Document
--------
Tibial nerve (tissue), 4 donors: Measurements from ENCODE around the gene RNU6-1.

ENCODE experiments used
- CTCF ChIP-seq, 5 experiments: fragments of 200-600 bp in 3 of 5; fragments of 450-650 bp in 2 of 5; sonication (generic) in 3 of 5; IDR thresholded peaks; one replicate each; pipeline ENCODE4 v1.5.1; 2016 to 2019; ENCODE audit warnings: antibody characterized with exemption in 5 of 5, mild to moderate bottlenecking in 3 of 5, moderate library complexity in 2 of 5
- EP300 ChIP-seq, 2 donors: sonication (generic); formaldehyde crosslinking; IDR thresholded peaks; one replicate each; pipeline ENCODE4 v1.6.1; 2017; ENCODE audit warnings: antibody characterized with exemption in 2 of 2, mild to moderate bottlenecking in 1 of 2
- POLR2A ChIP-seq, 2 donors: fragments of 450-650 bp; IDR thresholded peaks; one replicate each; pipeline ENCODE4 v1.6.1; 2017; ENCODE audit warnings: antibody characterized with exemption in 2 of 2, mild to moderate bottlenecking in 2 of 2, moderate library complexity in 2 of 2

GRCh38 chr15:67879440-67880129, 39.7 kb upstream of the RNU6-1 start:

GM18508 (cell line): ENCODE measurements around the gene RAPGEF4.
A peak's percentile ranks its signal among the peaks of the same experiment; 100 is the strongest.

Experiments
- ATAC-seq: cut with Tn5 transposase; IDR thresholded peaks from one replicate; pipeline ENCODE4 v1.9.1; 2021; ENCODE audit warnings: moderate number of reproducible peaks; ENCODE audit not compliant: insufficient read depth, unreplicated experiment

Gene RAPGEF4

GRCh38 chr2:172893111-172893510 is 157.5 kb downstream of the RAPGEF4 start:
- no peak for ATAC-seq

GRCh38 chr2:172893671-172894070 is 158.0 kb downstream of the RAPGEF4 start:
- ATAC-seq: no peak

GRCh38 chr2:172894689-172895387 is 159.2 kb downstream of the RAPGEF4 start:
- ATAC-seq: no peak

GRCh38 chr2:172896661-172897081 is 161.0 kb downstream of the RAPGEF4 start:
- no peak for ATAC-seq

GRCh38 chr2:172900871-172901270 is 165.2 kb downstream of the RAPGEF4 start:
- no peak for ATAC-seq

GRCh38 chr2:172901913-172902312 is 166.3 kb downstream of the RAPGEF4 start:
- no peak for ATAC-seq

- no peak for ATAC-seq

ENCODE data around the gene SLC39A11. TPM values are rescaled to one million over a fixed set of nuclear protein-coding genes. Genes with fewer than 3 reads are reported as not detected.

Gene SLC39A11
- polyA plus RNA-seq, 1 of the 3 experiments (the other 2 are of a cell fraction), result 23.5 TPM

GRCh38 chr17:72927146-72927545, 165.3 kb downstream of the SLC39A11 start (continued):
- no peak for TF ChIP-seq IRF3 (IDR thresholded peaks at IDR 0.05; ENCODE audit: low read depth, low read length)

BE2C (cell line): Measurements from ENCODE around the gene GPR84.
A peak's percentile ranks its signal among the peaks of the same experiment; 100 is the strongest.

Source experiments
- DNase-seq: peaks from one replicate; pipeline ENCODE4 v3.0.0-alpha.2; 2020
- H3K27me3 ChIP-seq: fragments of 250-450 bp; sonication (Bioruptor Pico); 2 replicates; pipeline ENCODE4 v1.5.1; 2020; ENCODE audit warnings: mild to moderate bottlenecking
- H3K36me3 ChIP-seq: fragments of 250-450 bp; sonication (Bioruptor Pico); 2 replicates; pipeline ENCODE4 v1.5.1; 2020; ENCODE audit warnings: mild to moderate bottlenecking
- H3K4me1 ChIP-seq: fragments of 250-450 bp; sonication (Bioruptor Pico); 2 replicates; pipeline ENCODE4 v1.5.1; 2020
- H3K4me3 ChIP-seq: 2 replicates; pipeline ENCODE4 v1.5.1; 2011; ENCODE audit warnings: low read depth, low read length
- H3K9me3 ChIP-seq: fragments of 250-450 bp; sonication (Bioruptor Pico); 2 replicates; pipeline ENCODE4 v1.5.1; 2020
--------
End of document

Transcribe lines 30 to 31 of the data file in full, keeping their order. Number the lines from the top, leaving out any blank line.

BE2C (cell line): Measurements from ENCODE around the gene GPR84.
A peak's percentile ranks its signal among the peaks of the same experiment; 100 is the strongest.